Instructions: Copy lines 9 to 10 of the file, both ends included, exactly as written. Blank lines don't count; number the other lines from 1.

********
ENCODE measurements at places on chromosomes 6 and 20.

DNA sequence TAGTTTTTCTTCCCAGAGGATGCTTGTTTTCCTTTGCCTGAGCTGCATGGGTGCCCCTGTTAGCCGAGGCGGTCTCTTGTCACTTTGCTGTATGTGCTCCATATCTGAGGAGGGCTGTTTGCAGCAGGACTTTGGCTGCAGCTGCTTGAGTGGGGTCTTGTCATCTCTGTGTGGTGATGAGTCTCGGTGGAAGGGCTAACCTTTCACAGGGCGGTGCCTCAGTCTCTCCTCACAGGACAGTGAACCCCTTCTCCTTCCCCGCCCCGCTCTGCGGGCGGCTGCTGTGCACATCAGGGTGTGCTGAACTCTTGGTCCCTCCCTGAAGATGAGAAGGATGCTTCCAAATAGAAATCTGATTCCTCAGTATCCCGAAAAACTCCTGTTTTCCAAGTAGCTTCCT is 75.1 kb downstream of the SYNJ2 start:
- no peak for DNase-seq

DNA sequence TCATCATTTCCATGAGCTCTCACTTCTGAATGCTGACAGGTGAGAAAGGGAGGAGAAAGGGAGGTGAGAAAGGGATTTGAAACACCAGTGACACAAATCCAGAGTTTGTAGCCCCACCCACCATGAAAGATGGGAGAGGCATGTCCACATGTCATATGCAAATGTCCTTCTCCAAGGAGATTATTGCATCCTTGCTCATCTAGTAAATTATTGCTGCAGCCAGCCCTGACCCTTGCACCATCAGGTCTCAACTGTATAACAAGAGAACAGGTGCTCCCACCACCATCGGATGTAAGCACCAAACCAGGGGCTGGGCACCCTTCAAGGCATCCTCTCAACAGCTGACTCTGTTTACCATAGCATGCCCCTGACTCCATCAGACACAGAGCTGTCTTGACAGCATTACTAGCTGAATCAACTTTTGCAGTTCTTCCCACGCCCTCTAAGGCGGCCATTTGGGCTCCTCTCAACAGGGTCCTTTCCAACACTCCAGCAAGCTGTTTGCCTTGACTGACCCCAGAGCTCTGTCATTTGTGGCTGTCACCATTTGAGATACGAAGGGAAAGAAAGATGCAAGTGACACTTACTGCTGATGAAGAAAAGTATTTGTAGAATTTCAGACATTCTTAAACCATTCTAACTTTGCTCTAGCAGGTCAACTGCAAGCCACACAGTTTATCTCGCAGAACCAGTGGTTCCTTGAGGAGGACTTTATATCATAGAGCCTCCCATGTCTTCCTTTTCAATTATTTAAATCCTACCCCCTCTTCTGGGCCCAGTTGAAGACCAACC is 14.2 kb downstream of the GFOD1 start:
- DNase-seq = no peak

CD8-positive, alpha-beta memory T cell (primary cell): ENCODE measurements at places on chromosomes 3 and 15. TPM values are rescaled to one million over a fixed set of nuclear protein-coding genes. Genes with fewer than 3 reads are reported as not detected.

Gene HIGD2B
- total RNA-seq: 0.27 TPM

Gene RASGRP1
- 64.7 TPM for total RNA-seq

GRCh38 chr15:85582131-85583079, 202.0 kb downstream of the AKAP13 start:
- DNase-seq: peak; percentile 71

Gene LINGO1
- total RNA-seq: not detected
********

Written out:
Gene RASGRP1
- 64.7 TPM for total RNA-seq